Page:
Film Review : Elephant (2003)

IMDB Score – 7.2
Rotten Tomato Score – 72%

Cannes Film Festival Awards
Palme d’Or
Best Director

Directed By – Gus Van Sant
Starring – Alex Frost, Eric Deulen, John Robinson, and Elias McConnell

Several ordinary high school students go through their daily routine as two others prepare for something more malevolent.

I was in school when Columbine happened. I remember getting nightmares and daydreaming during the day what I would do if such an event occurred. I researched the event non stop in order to be prepared if anything like that happened to me. It got to the point where I knew the names of the victims and where they died. I knew the time table of events. I could probably walk through that high school right now and find my way around. I was that frightened by that event. I became obsessed with my fears. I got a lot of those feelings back when I viewed this film.

As much as I was disturbed to the core by this film, I ended up loving every second of it. I’m not a big Gus Van Sant fan but this is one of those films that transcends the rest of his work. It’s one of the most realistic yet absolutely surrealistic views of high school I have ever seen. Van Sant decides to ditch traditional narrative and story telling and instead decides to following his actors as they go through their every day life in high school. I’m so glad he decided to film this way because it makes the impact of what everybody knows is going to happen even more terrifying. Long takes following students down hallways and into lunchrooms puts the viewer right back into those four years. While the school is ultimately different than my own high school, the feeling and tone of the scenes hit a chord with me. I was a happy neutral in high school. I was friends with the popular kids and friends with the freaks. I’ve seen my share of bullying just as our main shooter Alex endured in the beginning of the film. It’s terrifying to know that not only my school, but any school could have an event like this. It was eye opening.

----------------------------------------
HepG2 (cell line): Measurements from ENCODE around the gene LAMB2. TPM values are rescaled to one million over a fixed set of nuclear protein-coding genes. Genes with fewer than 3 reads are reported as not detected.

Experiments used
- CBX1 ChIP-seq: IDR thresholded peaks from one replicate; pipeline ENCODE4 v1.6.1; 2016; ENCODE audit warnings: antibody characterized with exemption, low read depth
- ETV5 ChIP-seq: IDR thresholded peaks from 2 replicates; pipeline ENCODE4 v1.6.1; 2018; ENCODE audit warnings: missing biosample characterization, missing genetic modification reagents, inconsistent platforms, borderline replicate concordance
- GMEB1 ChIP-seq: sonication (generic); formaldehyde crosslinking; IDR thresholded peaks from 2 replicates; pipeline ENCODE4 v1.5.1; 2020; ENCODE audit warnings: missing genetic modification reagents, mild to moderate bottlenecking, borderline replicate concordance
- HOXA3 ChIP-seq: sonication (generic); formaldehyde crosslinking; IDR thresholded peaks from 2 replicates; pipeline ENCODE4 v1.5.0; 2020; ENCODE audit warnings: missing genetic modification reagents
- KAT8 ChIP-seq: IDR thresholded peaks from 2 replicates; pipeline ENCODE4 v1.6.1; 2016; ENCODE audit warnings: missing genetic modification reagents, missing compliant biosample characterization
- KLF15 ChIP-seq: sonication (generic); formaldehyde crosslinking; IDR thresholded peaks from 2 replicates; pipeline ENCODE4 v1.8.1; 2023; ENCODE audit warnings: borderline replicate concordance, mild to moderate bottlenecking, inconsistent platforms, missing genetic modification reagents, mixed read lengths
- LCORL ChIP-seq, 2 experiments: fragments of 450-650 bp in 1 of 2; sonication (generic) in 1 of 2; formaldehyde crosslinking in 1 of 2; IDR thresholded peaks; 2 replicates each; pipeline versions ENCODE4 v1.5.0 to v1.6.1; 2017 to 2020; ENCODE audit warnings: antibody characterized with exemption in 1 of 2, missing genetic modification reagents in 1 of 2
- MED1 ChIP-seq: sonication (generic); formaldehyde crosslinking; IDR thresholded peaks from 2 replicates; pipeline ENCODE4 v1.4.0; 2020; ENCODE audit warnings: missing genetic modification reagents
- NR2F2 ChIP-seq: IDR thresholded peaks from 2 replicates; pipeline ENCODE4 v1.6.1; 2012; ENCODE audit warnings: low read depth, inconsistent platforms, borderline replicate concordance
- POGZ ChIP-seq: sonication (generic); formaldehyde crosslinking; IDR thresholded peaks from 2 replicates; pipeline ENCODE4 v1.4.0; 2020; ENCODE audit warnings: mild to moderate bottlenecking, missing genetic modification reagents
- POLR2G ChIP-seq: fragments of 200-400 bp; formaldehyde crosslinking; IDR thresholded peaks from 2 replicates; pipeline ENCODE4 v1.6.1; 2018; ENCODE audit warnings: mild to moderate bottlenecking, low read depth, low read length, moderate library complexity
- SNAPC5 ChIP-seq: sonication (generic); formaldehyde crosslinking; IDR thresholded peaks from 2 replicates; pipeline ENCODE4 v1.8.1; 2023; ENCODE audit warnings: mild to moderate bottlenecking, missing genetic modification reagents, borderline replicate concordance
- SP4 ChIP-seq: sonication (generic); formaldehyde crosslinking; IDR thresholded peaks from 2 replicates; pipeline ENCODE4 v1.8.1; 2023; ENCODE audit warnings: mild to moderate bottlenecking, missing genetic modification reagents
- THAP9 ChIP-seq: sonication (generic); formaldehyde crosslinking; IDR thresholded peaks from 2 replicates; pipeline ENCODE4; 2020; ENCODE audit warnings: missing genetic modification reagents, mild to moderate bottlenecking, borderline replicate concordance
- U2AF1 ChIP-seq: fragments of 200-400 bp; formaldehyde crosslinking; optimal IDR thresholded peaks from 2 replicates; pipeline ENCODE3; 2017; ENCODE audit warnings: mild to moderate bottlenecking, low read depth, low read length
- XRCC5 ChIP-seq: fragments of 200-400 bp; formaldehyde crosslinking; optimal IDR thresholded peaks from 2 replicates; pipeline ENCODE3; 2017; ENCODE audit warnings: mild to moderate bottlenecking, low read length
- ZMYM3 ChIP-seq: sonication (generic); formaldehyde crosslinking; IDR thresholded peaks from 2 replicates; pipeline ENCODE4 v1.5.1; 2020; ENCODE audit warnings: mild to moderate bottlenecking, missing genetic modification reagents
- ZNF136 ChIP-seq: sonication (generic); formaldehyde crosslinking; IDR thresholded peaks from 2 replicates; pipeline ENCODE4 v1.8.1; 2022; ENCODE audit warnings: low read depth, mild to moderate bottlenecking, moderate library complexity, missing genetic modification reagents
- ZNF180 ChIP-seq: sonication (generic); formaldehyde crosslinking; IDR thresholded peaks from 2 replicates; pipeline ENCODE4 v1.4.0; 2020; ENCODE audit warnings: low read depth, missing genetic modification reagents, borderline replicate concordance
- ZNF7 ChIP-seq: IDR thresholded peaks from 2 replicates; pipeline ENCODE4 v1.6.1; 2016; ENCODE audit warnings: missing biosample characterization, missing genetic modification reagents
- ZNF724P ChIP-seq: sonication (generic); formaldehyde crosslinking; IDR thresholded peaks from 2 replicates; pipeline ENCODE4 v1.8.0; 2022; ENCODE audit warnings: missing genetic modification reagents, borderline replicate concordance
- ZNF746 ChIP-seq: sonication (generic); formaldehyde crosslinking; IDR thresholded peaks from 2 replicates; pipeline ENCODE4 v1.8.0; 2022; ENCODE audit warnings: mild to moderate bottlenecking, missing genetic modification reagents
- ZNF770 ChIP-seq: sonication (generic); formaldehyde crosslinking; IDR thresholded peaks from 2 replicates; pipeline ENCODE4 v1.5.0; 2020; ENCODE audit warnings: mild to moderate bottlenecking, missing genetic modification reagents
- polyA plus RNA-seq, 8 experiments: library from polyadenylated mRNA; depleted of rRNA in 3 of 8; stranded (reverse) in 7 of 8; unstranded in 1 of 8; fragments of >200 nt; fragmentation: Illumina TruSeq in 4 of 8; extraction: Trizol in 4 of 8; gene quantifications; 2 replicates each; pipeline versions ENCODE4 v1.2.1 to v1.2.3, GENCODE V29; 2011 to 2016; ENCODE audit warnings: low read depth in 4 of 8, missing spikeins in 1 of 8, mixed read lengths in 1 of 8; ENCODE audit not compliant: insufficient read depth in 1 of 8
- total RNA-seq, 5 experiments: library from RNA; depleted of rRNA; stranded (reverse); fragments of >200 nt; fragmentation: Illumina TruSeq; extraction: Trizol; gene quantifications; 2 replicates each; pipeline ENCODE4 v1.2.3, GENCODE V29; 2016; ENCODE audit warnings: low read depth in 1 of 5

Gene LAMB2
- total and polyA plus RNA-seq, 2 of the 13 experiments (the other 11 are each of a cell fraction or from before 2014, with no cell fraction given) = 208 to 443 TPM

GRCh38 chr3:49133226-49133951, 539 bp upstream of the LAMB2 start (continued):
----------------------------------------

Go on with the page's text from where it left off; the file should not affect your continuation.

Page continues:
I loved the long shots. I loved the minimal score that really only included Beethoven’s Piano Sonata No. 14 in C Sharp Minor, No. 2 Moonlight. It’s really the perfect piece of music to brings the subtle tension leading up to the climax to life. It was like feeding off my fears and is probably one of the scariest films I’ve ever seen. It was damn near perfect. The fact that in won the Palme d’Or at Cannes is evident that this is a highly important film and should be viewed by as many as possible to fully understand these school shootings. I can exhale now.


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